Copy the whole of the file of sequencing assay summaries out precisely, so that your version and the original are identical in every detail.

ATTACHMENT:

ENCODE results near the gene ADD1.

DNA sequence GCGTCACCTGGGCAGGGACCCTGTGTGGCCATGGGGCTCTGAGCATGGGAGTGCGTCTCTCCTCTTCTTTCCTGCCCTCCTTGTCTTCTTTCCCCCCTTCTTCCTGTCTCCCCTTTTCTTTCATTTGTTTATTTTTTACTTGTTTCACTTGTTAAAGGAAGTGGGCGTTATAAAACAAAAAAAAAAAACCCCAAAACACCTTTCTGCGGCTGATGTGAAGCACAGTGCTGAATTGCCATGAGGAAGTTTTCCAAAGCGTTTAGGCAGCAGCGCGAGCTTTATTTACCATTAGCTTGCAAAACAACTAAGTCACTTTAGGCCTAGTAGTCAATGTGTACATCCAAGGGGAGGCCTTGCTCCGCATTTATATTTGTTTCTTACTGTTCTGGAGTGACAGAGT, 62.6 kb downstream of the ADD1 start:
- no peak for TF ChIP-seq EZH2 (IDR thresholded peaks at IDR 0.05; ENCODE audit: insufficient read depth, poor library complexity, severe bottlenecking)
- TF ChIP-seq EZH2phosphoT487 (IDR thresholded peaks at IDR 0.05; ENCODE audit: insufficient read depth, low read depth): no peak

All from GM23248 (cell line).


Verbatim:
ENCODE results near the gene ADD1.

DNA sequence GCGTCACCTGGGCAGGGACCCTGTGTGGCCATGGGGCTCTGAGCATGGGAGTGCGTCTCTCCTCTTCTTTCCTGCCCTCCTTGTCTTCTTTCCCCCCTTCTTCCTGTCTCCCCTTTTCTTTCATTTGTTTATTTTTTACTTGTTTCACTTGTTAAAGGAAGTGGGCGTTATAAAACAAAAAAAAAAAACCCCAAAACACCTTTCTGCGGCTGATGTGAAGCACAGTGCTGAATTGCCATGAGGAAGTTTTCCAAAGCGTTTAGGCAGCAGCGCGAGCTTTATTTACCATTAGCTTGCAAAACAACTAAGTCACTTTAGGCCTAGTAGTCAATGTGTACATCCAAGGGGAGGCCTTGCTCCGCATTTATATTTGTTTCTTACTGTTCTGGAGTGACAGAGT, 62.6 kb downstream of the ADD1 start:
- no peak for TF ChIP-seq EZH2 (IDR thresholded peaks at IDR 0.05; ENCODE audit: insufficient read depth, poor library complexity, severe bottlenecking)
- TF ChIP-seq EZH2phosphoT487 (IDR thresholded peaks at IDR 0.05; ENCODE audit: insufficient read depth, low read depth): no peak

All from GM23248 (cell line).